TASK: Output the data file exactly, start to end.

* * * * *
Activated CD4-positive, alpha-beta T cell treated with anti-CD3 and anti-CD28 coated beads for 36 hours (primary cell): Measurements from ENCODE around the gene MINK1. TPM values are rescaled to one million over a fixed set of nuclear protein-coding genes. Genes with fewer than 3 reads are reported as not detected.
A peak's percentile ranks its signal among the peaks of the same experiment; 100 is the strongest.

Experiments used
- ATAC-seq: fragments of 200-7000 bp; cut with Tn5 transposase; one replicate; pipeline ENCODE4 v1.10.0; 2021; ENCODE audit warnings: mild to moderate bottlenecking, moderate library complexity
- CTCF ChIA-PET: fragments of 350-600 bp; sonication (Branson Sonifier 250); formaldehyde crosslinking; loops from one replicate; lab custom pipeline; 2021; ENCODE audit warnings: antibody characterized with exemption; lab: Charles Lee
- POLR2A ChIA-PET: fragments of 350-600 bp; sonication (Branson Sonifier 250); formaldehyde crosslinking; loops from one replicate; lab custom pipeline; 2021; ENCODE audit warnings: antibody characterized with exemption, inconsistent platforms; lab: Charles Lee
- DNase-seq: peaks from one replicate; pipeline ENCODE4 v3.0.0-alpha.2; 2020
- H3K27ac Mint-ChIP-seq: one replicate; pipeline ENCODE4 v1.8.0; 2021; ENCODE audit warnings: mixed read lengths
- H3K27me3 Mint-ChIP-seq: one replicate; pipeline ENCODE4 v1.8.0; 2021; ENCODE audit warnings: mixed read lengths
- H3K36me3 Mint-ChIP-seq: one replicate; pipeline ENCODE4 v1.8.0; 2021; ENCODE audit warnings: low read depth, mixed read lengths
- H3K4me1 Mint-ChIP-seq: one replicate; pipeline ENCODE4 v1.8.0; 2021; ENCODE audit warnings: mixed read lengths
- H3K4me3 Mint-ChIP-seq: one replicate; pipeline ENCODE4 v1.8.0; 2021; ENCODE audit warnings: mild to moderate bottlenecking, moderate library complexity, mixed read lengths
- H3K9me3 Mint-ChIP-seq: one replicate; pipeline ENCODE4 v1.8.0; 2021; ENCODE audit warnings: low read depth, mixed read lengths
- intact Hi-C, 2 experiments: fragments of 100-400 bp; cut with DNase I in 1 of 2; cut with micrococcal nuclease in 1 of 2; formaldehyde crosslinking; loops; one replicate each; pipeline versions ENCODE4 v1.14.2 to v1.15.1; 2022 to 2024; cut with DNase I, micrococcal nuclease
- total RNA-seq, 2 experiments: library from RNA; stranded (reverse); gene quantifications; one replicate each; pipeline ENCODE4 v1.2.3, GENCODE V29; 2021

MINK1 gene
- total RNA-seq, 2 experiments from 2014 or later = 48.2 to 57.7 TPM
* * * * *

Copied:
Activated CD4-positive, alpha-beta T cell treated with anti-CD3 and anti-CD28 coated beads for 36 hours (primary cell): Measurements from ENCODE around the gene MINK1. TPM values are rescaled to one million over a fixed set of nuclear protein-coding genes. Genes with fewer than 3 reads are reported as not detected.
A peak's percentile ranks its signal among the peaks of the same experiment; 100 is the strongest.

Experiments used
- ATAC-seq: fragments of 200-7000 bp; cut with Tn5 transposase; one replicate; pipeline ENCODE4 v1.10.0; 2021; ENCODE audit warnings: mild to moderate bottlenecking, moderate library complexity
- CTCF ChIA-PET: fragments of 350-600 bp; sonication (Branson Sonifier 250); formaldehyde crosslinking; loops from one replicate; lab custom pipeline; 2021; ENCODE audit warnings: antibody characterized with exemption; lab: Charles Lee
- POLR2A ChIA-PET: fragments of 350-600 bp; sonication (Branson Sonifier 250); formaldehyde crosslinking; loops from one replicate; lab custom pipeline; 2021; ENCODE audit warnings: antibody characterized with exemption, inconsistent platforms; lab: Charles Lee
- DNase-seq: peaks from one replicate; pipeline ENCODE4 v3.0.0-alpha.2; 2020
- H3K27ac Mint-ChIP-seq: one replicate; pipeline ENCODE4 v1.8.0; 2021; ENCODE audit warnings: mixed read lengths
- H3K27me3 Mint-ChIP-seq: one replicate; pipeline ENCODE4 v1.8.0; 2021; ENCODE audit warnings: mixed read lengths
- H3K36me3 Mint-ChIP-seq: one replicate; pipeline ENCODE4 v1.8.0; 2021; ENCODE audit warnings: low read depth, mixed read lengths
- H3K4me1 Mint-ChIP-seq: one replicate; pipeline ENCODE4 v1.8.0; 2021; ENCODE audit warnings: mixed read lengths
- H3K4me3 Mint-ChIP-seq: one replicate; pipeline ENCODE4 v1.8.0; 2021; ENCODE audit warnings: mild to moderate bottlenecking, moderate library complexity, mixed read lengths
- H3K9me3 Mint-ChIP-seq: one replicate; pipeline ENCODE4 v1.8.0; 2021; ENCODE audit warnings: low read depth, mixed read lengths
- intact Hi-C, 2 experiments: fragments of 100-400 bp; cut with DNase I in 1 of 2; cut with micrococcal nuclease in 1 of 2; formaldehyde crosslinking; loops; one replicate each; pipeline versions ENCODE4 v1.14.2 to v1.15.1; 2022 to 2024; cut with DNase I, micrococcal nuclease
- total RNA-seq, 2 experiments: library from RNA; stranded (reverse); gene quantifications; one replicate each; pipeline ENCODE4 v1.2.3, GENCODE V29; 2021

MINK1 gene
- total RNA-seq, 2 experiments from 2014 or later = 48.2 to 57.7 TPM